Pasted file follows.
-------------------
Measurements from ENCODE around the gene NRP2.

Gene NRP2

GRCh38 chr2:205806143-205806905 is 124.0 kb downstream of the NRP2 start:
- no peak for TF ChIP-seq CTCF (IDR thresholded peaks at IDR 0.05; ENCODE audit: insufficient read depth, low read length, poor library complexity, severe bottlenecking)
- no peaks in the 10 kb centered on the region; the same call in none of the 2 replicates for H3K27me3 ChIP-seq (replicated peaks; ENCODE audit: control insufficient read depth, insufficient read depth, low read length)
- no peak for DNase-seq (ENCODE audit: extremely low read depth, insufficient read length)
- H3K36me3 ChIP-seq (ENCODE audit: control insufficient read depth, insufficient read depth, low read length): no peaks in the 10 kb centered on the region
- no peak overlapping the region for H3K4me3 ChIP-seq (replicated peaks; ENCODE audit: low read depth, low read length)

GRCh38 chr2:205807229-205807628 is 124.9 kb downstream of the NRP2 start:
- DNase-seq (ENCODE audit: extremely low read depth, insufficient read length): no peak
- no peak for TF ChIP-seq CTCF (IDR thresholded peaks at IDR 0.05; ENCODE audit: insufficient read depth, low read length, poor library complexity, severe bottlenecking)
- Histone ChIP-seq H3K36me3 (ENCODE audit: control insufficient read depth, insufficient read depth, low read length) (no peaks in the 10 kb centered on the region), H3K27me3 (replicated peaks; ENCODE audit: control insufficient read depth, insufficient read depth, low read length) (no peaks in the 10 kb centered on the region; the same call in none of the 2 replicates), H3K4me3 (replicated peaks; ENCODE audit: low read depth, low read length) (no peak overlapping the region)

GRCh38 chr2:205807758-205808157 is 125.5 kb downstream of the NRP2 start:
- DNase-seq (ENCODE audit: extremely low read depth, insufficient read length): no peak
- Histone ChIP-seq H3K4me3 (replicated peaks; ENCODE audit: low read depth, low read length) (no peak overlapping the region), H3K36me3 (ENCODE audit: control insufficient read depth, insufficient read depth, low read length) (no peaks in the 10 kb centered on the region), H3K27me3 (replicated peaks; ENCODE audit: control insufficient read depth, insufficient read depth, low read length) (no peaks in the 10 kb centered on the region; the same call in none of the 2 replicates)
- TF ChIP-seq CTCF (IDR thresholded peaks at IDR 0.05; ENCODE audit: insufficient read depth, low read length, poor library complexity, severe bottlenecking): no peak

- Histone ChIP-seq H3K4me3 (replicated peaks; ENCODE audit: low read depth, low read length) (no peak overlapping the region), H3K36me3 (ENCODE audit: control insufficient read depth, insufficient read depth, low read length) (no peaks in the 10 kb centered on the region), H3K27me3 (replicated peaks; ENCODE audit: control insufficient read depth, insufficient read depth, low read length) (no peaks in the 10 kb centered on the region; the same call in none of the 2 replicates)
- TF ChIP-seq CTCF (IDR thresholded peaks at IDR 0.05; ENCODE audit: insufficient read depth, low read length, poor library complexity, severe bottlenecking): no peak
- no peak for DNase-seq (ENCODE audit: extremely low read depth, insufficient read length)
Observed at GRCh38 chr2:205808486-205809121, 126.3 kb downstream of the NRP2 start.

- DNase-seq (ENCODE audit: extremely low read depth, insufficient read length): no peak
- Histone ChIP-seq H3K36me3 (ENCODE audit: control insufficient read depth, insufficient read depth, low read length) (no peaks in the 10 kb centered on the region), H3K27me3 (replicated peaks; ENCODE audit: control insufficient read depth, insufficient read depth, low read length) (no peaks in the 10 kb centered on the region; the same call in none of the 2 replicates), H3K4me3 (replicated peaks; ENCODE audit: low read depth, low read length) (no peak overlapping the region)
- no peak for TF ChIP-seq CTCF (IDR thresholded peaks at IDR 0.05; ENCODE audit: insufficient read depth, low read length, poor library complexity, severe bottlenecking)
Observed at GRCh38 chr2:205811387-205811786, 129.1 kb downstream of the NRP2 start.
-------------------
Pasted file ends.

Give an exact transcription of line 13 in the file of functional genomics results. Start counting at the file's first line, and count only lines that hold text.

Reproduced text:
GRCh38 chr2:205807758-205808157 is 125.5 kb downstream of the NRP2 start: